Dry-stall vs Horticultural pumice ... was algae and moss in seedling pots

Joseph Kraatz plantnut@cox.net
Mon, 23 Apr 2012 08:11:19 PDT
I have used Dri-Stall for years.  The only difference is that horticultural pumice is more expensive.   Joe,  Oceanside, CA

On Apr 18, 2012, at 7:53 AM, David Moore wrote:

> Hi, I ran into this thread and want to offer a clarification: as I
> understand it, Dri-Stall is technically a 'calcined clay' (fired but not to
> the point of full vitrification).  This is why the material does not break
> down like aggregated clay in its natural state.  The physical
> characteristics of the clay ensure that it retains its high CEC after firing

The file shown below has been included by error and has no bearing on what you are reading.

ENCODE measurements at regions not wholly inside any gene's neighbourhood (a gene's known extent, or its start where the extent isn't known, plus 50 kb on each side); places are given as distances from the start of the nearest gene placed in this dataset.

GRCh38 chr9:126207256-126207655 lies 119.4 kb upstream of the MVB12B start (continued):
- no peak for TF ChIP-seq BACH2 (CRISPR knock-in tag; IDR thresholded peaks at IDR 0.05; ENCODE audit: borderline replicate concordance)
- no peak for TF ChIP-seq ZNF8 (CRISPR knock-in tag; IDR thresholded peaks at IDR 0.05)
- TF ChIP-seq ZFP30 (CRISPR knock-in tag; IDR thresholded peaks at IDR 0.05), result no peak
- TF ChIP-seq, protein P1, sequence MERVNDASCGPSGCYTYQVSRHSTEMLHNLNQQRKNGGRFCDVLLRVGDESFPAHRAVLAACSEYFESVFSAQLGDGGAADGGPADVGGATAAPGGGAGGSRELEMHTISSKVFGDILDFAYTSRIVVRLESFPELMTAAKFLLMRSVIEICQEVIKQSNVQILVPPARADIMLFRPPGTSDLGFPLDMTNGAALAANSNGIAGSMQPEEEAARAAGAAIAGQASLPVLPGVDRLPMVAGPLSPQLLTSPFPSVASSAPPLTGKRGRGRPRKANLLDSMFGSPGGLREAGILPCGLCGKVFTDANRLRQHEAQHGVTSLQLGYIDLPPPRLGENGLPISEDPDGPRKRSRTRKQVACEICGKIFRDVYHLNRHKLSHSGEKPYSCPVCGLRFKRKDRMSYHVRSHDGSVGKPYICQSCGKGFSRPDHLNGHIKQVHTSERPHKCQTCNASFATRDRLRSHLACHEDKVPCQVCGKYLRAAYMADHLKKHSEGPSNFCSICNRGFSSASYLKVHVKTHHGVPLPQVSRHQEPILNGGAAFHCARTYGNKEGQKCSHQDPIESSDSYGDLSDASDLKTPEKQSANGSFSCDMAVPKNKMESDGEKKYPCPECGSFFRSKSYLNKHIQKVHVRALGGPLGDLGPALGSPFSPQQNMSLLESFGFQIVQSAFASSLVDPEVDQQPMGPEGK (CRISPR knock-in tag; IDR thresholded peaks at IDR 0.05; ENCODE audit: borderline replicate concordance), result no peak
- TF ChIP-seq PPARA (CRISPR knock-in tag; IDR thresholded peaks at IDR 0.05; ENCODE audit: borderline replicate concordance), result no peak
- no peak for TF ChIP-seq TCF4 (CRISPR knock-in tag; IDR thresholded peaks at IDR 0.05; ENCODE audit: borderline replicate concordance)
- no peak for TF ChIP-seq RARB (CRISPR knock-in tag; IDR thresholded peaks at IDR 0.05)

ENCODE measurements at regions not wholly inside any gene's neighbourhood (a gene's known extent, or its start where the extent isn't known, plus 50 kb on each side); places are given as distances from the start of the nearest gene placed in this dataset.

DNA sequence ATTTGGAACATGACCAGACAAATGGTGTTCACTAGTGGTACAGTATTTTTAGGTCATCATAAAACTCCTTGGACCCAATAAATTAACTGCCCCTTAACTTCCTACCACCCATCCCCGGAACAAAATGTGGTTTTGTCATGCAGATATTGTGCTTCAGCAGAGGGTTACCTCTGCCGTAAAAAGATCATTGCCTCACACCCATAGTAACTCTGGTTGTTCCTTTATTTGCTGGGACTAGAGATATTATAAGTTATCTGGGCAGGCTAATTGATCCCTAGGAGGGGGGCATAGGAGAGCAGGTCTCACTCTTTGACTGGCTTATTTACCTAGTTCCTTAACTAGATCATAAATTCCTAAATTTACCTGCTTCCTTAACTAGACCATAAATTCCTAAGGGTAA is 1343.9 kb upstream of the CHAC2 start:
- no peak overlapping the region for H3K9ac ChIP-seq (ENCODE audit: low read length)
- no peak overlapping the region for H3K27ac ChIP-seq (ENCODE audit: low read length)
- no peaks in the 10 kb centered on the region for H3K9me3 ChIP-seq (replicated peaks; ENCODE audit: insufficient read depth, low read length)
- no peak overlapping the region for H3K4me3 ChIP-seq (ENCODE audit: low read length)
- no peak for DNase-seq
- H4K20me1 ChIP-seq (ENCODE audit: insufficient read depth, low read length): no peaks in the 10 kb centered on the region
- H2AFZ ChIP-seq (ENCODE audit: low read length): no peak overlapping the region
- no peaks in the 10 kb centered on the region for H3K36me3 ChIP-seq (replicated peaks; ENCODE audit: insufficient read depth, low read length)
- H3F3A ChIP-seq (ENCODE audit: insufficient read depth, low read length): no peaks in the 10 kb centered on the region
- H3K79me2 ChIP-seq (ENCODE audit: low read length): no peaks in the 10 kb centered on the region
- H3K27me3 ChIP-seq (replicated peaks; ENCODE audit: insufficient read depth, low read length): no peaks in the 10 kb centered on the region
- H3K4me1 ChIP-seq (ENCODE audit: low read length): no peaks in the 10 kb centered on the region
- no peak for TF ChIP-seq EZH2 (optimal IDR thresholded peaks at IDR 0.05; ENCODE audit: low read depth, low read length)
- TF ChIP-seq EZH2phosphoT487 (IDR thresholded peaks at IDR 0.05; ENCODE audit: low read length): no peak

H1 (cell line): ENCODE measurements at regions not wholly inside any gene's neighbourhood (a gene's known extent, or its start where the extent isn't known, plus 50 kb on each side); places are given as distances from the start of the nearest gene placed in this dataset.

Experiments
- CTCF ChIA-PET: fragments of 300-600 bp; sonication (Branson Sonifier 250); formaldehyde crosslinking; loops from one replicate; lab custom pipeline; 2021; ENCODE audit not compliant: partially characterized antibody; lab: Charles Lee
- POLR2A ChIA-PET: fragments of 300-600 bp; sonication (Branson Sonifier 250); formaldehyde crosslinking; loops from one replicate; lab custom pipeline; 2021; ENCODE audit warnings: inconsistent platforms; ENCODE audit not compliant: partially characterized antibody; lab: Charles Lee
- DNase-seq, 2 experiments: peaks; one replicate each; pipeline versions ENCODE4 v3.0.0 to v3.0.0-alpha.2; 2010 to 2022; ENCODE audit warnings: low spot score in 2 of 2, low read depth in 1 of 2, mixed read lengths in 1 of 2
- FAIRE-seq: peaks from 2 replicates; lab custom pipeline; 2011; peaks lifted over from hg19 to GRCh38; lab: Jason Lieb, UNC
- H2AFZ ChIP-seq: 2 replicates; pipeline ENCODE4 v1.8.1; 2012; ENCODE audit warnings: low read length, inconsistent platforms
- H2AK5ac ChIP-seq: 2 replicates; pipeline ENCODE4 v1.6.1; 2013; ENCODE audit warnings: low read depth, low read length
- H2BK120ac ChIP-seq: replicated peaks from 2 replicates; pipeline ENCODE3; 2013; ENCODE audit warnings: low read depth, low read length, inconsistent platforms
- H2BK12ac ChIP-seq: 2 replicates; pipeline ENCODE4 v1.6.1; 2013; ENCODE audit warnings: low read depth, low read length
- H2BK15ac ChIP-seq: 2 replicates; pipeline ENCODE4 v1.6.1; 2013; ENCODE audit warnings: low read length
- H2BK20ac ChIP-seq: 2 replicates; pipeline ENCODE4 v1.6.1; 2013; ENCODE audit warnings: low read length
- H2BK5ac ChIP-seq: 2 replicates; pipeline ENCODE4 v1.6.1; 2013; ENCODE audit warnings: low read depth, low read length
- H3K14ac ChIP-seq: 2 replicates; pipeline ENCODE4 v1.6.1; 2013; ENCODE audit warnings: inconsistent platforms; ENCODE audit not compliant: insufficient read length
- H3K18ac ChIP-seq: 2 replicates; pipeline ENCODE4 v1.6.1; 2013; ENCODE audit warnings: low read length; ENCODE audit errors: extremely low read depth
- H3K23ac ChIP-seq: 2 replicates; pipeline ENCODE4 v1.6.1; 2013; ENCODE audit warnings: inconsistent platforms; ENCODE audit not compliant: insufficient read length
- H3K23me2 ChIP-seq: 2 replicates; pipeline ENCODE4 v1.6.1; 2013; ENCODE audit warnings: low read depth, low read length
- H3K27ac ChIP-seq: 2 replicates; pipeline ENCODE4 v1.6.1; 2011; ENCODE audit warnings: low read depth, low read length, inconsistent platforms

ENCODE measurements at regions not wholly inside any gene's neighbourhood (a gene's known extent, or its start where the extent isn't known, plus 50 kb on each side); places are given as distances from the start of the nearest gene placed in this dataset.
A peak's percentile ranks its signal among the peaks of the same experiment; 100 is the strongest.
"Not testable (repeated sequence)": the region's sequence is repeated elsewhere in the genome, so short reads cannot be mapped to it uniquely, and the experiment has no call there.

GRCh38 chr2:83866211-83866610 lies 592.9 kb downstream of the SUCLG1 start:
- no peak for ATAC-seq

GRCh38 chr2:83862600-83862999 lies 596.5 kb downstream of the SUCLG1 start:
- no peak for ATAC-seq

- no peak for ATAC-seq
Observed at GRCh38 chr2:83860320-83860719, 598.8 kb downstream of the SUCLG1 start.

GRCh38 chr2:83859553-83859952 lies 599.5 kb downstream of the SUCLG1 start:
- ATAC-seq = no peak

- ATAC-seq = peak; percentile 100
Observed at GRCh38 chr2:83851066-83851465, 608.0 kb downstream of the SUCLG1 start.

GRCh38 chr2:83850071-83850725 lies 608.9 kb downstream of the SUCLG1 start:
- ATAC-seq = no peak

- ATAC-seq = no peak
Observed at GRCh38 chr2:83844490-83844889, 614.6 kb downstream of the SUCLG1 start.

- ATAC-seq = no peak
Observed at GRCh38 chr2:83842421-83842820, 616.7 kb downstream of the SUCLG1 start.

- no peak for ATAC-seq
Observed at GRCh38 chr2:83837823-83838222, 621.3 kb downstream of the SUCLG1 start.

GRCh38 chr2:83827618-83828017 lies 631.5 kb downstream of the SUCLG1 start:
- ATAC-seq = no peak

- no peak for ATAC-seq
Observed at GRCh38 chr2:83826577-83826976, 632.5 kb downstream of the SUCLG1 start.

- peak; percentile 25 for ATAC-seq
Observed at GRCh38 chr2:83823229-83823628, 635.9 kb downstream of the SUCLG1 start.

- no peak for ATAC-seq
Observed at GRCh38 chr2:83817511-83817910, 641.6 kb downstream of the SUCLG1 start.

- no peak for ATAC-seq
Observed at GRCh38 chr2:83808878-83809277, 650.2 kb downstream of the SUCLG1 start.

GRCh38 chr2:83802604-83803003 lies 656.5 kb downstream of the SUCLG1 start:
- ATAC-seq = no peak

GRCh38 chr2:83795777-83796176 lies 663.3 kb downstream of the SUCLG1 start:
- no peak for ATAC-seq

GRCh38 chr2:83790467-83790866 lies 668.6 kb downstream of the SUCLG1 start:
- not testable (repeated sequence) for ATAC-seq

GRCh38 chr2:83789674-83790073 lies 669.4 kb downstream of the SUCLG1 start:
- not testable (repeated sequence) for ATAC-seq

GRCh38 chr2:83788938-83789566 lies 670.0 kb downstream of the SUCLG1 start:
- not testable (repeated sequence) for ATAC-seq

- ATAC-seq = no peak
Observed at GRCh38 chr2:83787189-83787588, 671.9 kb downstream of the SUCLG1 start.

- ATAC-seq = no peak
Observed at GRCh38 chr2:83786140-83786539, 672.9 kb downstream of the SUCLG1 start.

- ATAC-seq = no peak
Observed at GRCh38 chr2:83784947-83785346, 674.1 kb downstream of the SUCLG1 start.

> (which also burns out any organic matter.)
> I am looking for insight and observations (or even better,
> scholarly/technical references) that might guide me on choosing proportions
> of calcined clay and horticultural pumice when preparing a media for
> long-term container growth of specimen plants.  Here locally (Santa Cruz
> County, CA) some of the bonsai enthusiasts are HUGE advocates for Dri-Stall,
> I have them to thank for turning me onto this material.  If these folks
> trust their precious plants to Dri-Stall I consider this a solid
> endorsement.
> I appreciate any insight and suggestions, thanks very much!
> Dave Moore
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